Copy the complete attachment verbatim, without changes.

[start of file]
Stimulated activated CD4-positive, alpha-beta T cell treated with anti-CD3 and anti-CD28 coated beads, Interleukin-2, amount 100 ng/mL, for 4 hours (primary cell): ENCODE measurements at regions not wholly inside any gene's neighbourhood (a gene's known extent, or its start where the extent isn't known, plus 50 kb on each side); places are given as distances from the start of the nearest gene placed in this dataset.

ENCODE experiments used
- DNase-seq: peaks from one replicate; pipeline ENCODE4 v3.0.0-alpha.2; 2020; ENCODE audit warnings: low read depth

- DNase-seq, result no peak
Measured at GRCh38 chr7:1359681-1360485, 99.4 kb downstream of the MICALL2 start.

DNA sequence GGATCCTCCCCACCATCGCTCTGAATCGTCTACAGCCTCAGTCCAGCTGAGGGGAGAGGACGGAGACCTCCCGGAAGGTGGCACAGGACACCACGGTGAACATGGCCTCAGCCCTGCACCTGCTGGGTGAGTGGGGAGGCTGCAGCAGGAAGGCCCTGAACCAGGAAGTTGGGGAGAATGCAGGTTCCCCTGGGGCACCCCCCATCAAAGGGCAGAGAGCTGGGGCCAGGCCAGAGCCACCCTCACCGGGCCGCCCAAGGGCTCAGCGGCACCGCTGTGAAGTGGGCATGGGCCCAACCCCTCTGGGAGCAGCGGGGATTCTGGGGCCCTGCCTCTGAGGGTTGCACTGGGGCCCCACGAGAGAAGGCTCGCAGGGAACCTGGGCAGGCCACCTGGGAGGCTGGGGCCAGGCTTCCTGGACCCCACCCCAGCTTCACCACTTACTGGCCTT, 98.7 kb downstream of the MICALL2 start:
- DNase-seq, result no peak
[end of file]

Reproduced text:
Stimulated activated CD4-positive, alpha-beta T cell treated with anti-CD3 and anti-CD28 coated beads, Interleukin-2, amount 100 ng/mL, for 4 hours (primary cell): ENCODE measurements at regions not wholly inside any gene's neighbourhood (a gene's known extent, or its start where the extent isn't known, plus 50 kb on each side); places are given as distances from the start of the nearest gene placed in this dataset.

ENCODE experiments used
- DNase-seq: peaks from one replicate; pipeline ENCODE4 v3.0.0-alpha.2; 2020; ENCODE audit warnings: low read depth

- DNase-seq, result no peak
Measured at GRCh38 chr7:1359681-1360485, 99.4 kb downstream of the MICALL2 start.

DNA sequence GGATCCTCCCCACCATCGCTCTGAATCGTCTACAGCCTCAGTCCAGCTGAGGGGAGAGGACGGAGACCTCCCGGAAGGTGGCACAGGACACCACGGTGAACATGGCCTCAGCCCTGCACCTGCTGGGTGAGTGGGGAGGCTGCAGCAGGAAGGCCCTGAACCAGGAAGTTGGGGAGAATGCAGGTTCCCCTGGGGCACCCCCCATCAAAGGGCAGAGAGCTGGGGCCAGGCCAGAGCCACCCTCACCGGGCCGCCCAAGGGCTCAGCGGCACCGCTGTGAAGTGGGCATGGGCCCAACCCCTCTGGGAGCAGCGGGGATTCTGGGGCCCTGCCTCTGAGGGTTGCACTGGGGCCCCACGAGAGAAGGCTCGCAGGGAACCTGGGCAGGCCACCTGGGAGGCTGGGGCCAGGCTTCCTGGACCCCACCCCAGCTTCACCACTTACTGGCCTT, 98.7 kb downstream of the MICALL2 start:
- DNase-seq, result no peak